In operation, the vessel 5 is filled approximately to the level indicated with the material to be processed while the impeller 7 is in operation. A closed flow circuit will be created and maintained by the impeller 7 the toroidal pattern of which circuit in FIG. 1 is indicated by the solid arrows. The liquid flows downwardly through the draft tube 6 and then spreads outwardly over the bottom under the influence of the impeller 7, and is deflected by the side walls of the small diameter portion 11 so as to flow upwardly between the baffle 10 and the outside of the draft tube 6. At the upper end of the draft tube the fiow pattern is inwardly over the upper end of the draft tube as indicated by the arrows. The impeller 7 is driven at such a rate that the velocity of flow will be sufficient to suspend the largest crystals or particles but insuflicient to prevent or destroy the generally quiescent zone within the elutriation column formed between the bafile 10 and the vertical wall of the vessel 5. Under these conditions, the bottom end of the bafiie 10 and the bottom end of the elutriation column will be in communication with the closed flow circuit but at the outer fringe thereof. Additional slurry or material is fed into the vessel 5 at a rate or in such quantities as to maintain the operating level therein and compensate for material withdrawn through the fines outlets 15 and the coarse particles outlet 16.

Since the entrance or bottom end of the elutriation column is on the fringe or periphery of the main closed circuit path of flow, it is not subject to the flow velocities thereof and few if any of the larger particles or crystals reach this bottom or entrance end. On the contrary, only the intermediate sized particles or crystals and smaller are diverted toward the elutriation column. Due to the removal of fines through the outlet 15 at a predetermined rate a teeter bed is established within the quiescent zone in the elutriation column by the upward hydraulic flow therein. In this teeter bed particles of various sizes become stratified according to size with only the desired fine particles reaching the top. The broken line arrows indicate the flow into the bottom of the elutriation column.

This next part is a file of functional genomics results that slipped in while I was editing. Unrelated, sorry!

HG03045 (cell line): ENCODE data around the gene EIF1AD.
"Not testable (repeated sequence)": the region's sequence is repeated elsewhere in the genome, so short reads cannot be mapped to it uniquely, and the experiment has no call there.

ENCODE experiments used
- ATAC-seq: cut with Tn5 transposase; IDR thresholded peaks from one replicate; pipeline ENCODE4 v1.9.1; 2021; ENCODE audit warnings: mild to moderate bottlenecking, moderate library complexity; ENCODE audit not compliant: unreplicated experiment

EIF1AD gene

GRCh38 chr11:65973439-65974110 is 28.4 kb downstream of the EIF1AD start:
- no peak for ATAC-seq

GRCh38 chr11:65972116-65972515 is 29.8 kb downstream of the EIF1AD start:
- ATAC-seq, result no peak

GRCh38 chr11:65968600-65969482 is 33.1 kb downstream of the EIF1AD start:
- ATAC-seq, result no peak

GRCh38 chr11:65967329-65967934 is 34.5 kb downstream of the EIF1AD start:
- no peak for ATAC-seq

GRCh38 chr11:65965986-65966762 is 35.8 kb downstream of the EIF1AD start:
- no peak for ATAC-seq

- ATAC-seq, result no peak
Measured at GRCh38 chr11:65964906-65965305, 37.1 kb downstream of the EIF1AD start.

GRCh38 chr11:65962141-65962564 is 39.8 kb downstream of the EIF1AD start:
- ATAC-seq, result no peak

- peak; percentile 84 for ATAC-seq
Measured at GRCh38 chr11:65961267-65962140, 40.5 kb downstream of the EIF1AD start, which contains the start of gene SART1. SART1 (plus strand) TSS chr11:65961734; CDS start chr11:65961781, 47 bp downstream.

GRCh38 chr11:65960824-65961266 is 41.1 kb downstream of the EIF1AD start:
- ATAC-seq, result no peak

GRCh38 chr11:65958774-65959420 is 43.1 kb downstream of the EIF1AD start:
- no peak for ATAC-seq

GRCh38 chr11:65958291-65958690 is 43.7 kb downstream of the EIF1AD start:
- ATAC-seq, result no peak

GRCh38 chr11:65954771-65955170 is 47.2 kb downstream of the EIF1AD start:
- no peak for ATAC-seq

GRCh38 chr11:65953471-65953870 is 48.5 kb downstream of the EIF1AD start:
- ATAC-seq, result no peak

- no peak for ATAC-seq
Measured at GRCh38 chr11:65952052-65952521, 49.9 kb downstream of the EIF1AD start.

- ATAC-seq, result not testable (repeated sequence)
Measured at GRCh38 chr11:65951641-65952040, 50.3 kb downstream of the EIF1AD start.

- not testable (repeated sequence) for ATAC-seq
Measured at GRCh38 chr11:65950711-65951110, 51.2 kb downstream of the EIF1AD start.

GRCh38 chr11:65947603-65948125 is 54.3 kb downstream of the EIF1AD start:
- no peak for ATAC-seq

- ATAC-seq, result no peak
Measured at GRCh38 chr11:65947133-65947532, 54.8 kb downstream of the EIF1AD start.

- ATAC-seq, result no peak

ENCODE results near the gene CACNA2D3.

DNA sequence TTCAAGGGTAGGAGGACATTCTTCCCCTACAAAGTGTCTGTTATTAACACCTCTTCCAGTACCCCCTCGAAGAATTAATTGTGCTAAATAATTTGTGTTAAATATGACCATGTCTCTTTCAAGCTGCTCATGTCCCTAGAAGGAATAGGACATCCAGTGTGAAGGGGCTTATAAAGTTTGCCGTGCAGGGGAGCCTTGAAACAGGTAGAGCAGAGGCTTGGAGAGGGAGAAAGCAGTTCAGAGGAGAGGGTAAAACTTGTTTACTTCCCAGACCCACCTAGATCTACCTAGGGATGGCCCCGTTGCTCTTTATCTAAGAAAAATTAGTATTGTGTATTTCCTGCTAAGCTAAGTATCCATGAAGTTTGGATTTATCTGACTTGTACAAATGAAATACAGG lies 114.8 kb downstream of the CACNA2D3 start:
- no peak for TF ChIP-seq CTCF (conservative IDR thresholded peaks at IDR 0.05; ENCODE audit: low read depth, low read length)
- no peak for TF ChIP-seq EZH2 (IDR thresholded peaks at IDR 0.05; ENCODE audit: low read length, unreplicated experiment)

Referring to FIG. 2, the hydraulic classifier crystallizers shown therein comprises a main tank or vessel 20 which is cylindrical in shape at its mid-portion with a conical bottom 21 from the lower end of which depends a column 22 of reduced cross section, constituting a product classification leg as will hereinafter be explained. A cylindrical column of larger diameter 23, which is closed at the top, projects both above, and downwardly into, the vessel 20, as shown. A frusto-conical portion 24 serves to connect and join the upper end of the vessel 20 to the side or exterior of the column 23 for supporting the latter. A draft tube 25 is suitably supported in known manner as by spokes 29 coaxially within the vessel 20 and column 23 and is provided with a propeller 26 which is suitably supported on a shaft 27. The shaft 27 is driven in known manner as by an electric motor. The propeller 26 serves to create and maintain a forced and closed liquid flow circuit of toroidal pattern which passes upwardly through the draft tube 25 and then reverses itself and flows downwardly along the exterior thereof, being diverted by the conical bottom 21 so as to return 'back into the bottom of the draft tube 25. If desired the action of the propeller 26 can be reversed so that the direction of flow in the toroidal pattern is reversed. It will be seen that the lower portion of the column 23 which is housed within the vessel 20 constitutes a cylindrical 'baffie which in cooperation with the cylindrical side wall portions of the vessel 20 serve to define an elutriation column of substantially uniform annular cross section from bottom to the top. As in the case of the apparatus shown and described in connection with FIG. 1, the bot- .tom end of the elutriation column is not subject to the full current flow of the main closed circulation path best only subject to the fringes thereof.